author = "Sophie Lee and Roselyn Rose'meyer and Catherine McDermott and Russ Chess-Williams and Sellers, {Donna J}",
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T1 - Diabetes-induced alterations in urothelium function

T2 - Enhanced ATP release and nerve-evoked contractions in the streptozotocin rat bladder

AU - Lee, Sophie

AU - Rose'meyer, Roselyn

AU - McDermott, Catherine

AU - Chess-Williams, Russ

AU - Sellers, Donna J

N1 - © 2018 John Wiley & Sons Australia, Ltd.

PY - 2018/11/1

Y1 - 2018/11/1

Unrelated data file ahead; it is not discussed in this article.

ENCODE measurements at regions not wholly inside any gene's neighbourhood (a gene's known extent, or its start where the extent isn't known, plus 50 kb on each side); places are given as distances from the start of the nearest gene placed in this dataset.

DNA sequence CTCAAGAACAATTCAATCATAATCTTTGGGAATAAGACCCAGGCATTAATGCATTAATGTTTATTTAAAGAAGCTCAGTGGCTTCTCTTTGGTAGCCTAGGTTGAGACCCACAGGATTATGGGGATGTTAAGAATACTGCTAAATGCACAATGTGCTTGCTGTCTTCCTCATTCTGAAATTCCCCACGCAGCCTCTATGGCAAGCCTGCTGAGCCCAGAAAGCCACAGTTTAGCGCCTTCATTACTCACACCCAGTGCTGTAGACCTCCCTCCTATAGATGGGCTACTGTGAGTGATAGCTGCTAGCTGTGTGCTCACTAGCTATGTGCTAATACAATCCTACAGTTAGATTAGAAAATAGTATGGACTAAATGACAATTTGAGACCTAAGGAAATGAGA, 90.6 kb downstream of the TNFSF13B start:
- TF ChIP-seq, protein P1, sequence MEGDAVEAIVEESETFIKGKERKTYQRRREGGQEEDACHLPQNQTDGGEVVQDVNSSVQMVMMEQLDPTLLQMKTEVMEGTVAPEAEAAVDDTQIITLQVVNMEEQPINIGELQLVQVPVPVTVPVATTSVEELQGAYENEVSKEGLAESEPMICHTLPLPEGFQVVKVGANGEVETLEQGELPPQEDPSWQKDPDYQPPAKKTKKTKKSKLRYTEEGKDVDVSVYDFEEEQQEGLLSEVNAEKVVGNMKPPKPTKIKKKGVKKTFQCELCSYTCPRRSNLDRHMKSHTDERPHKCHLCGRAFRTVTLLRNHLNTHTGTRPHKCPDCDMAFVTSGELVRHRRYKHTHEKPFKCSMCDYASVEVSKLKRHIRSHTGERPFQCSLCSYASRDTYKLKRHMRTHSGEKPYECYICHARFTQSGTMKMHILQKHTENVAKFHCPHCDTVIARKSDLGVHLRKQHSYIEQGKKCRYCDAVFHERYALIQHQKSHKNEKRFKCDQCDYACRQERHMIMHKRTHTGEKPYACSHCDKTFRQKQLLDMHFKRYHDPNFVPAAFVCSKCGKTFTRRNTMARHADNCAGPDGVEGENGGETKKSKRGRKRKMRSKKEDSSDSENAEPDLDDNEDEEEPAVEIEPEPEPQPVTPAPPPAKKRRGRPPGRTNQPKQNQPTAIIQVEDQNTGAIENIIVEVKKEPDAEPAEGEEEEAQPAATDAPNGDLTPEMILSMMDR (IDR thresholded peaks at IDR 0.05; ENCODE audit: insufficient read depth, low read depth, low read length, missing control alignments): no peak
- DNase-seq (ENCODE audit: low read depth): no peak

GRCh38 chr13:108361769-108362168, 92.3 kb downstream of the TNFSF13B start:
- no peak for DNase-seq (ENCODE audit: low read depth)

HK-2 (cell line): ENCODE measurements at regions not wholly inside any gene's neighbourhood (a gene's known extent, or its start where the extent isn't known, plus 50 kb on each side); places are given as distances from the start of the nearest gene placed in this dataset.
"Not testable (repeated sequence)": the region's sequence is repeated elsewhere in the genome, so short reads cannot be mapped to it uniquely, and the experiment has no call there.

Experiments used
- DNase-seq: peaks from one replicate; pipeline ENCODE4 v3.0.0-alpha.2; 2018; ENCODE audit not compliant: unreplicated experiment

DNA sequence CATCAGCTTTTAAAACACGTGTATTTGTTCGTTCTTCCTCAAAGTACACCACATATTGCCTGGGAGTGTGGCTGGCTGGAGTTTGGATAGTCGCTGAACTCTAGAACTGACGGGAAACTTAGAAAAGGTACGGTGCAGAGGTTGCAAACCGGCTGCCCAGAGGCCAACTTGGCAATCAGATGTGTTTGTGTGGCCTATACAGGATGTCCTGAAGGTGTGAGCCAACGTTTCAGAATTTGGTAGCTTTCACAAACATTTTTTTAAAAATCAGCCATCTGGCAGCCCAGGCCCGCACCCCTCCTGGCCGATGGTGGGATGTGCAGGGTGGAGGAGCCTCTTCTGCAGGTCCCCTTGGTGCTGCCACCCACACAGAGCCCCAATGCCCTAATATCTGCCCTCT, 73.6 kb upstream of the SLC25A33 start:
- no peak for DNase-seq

N2 - Up to 80% of patients with diabetes mellitus develop lower urinary tract complications, most commonly diabetic bladder dysfunction (DBD). The aim of this study was to investigate the impact of diabetes on the function of the inner bladder lining (urothelium). Bladder compliance and intraluminal release of urothelial mediators, adenosine triphosphate (ATP) and acetylcholine (ACh) in response to distension were investigated in whole bladders isolated from 2- and 12-week streptozotocin (STZ)-diabetic rats. Intact and urothelium-denuded bladder strips were used to assess the influence of the urothelium on bladder contractility. Intraluminal ATP release was significantly enhanced at 2 weeks of diabetes, although not at 12 weeks. In contrast, intraluminal ACh release was unaltered by diabetes. Bladder compliance was also significantly enhanced at both 2 and 12 weeks of diabetes, with greatly reduced intravesical pressures in response to distension. Nerve-evoked contractions of bladder strips were significantly greater at 2 weeks of diabetes. When the urothelium was absent, nerve-evoked contractions were reduced, but contractions remained significantly elevated at lower frequencies of stimulation (<5 Hz) in diabetics. Interestingly, although relaxations of bladder strips to isoprenaline were unaltered by diabetes, removal of the urothelium unmasked significantly enhanced relaxations in strips from 2- and 12-week diabetic animals. In conclusion, diabetes alters urothelial function. Enhanced urothelial ATP release may be involved in the hypercontractility observed at early time points of diabetes. These alterations are time-dependent and may contribute to the mechanisms at play during the development of diabetic bladder dysfunction.